Tea is often considered a soothing and delicious drink to sip before bed, but some teas just have too much caffeine to lend themselves to this noble cause. Whether you like to drink black tea before hitting the hay, or just need low- or no-caffeine teas for health reasons, it can be hard to decide what drink is right for you.
Let’s look at the difference between Decaf and Caffeine-free teas!
Tea leaves naturally contain caffeine, though the levels vary based on the processing method and the final product. For those who prefer the bold flavors of black tea, which has high caffeine content, decaf options are a great potential choice. Decaffeinated teas are blends that started with the normal amount of caffeine and have gone through a process to remove it before sale.
How it’s Made
There are several approaches to decaffeinating tea.Methylene Chloride
This method of decaffeination involves soaking the tea in a mixture of water and methylene chloride for a period of time. Caffeine molecules bond to the methylene chloride, which can be removed from solution. The tea leaves are then returned to the water to reabsorb the flavors and oils.
This technique is often frowned upon by tea connoisseurs, and some countries even ban the import of teas prepared in this manner.Ethyl Acetate
Utilizing a process like that used with methylene chloride, ethyl acetate is another attractor of caffeine molecules, and can later be filtered out, leaving behind flavors and oils that can be reabsorbed into the tea leaves.
Ethyl acetate is considered a natural decaffeination process because it is a chemical that can be readily found in tea leaves.Carbon Dioxide
Tea can also be decaffeinated by pressure cooking it with carbon dioxide. Under high pressure, carbon dioxide becomes a solvent that attracts caffeine molecules, leaving behind the oils and flavors that make the tea so appealing.
Carbon dioxide decaffeination is regarded as the method that preserves flavor profiles the best.Water
There is, of course, a way to remove caffeine from tea using only water. By soaking the tea in hot water and using a carbon filter to remove the caffeine, tea leaves can be re-soaked with the flavor and oils and then dried into usable tea leaves.
This process results in a weaker and less flavorful brew.All Natural
For a tea that has not been decaffeinated, but is still extremely low in caffeine, try white tea. The original drying method of the tea leaves results in a much lower caffeine profile than other ways of processing.
A bonus: white tea has a delicate flavor that is considered the closest to the actual tea leaf that a connoisseur can get.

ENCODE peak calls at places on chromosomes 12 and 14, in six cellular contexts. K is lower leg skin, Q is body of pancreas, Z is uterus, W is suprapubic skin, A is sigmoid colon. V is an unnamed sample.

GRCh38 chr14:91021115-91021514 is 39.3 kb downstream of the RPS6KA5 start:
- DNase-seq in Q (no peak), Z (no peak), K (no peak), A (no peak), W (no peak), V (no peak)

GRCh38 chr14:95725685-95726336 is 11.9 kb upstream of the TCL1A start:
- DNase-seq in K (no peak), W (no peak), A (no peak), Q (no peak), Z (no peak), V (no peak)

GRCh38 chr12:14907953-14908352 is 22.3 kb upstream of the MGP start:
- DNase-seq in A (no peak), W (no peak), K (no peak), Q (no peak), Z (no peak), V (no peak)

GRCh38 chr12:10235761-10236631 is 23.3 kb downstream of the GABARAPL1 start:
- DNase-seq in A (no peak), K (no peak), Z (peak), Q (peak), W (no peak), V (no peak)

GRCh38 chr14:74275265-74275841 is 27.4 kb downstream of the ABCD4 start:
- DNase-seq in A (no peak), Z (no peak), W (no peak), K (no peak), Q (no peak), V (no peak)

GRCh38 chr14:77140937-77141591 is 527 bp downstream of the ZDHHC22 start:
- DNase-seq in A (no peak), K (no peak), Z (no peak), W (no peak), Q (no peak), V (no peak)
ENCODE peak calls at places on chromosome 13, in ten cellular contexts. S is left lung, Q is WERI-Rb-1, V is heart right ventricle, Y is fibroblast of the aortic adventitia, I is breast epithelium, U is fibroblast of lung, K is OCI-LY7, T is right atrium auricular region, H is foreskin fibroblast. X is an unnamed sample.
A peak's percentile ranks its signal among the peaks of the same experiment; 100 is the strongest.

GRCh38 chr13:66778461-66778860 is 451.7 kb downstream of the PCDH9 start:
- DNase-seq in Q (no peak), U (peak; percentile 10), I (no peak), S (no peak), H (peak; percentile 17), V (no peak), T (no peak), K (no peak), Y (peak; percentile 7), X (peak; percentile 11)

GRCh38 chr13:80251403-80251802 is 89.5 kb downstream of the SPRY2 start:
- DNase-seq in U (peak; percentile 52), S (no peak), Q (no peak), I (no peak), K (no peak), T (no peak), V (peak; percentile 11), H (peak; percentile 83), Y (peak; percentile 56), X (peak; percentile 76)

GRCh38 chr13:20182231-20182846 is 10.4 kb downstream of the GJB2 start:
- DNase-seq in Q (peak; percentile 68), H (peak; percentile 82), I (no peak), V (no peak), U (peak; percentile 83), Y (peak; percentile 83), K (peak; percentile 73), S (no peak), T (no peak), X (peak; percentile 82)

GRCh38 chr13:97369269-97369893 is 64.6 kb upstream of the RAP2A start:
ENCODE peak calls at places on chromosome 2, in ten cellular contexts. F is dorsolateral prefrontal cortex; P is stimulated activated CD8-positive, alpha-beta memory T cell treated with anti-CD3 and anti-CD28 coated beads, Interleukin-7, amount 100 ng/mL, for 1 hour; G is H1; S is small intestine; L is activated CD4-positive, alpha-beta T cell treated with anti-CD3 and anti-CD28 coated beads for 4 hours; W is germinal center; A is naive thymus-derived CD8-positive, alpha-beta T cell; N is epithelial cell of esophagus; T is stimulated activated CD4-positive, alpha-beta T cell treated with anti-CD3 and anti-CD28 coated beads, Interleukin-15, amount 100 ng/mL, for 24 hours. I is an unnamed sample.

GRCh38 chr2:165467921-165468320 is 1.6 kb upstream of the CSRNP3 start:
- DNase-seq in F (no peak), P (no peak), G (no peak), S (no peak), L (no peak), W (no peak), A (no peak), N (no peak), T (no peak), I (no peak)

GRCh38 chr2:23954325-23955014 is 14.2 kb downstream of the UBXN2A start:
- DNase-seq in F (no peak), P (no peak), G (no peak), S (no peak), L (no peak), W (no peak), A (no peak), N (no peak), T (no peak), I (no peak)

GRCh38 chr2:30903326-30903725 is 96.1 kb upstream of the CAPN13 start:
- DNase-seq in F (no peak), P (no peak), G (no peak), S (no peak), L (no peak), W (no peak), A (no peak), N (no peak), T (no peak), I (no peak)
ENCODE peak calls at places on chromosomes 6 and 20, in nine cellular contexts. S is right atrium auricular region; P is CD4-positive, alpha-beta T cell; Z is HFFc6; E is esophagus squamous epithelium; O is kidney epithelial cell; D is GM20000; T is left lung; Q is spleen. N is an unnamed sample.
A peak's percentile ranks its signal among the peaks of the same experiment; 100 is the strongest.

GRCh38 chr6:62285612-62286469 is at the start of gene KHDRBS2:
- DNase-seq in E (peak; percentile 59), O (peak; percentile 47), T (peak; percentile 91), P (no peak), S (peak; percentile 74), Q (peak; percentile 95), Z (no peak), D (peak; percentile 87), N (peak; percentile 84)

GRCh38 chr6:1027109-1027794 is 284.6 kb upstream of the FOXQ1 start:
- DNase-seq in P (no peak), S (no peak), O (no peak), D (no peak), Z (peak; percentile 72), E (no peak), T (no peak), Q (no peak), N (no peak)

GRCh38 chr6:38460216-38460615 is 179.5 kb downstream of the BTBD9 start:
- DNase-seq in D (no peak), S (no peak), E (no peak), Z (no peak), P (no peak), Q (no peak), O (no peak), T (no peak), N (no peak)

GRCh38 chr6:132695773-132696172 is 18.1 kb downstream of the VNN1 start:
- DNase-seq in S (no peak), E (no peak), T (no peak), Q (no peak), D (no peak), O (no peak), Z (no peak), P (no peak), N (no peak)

The inherent risk of drinking decaffeinated tea is that it is impossible to remove all the caffeine from the tea leaves. Because some tea drinkers are extremely sensitive to caffeine, these blends cannot be trusted not to cause health problems, even though caffeine levels are a lot lower than normal. If you are someone who has been warned by a doctor that drinking beverages with caffeine could pose a health risk, it is best to stay away from decaf teas.
Did you know that all tea contains caffeine? This is part of the reason that the distinction between is so necessary. Caffeine-free “teas” are actually considered tisanes–herbal blends that do not contain leaves from the plant Camellia sinensis.
How it’s Made
Caffeine-free blends are easy to find or make yourself. Most of the herbal tisanes you find at the store contain staple herbs like peppermint, chamomile, lavender, or jasmine, all of which are free of caffeine naturally. There is no processing needed to reduce or remove the caffeine from the plants, because they don’t produce caffeine at all! That makes choosing a blend for your bedtime ritual easy, because no matter the flavor, they won’t contain caffeine that will keep you awake.
For tisane drinkers who are dangerously sensitive to caffeine, caffeine-free teas pose no risk to health. It is, however, important to be familiar with the herbs that contain caffeine, so you can be sure not to accidentally pick up a blend that has it.
If you’re looking for an herbal blend that is truly free from caffeine, take care to avoid beverages that contain tea, cocoa, guarana, kola nut, or yerba mate.
In the end, it’s up to you what kind of tea you drink, be it decaf, regular, or caffeine-free tisanes. We hope this article helps you make the healthy choice for you. Turning Page Tea Co takes pride in creating tea blends with healthy, caffeine-free options where available. If you’re looking for something in particular, with questions or special requests!
Is decaf tea something you’d like to see? If so, let us know in the comments!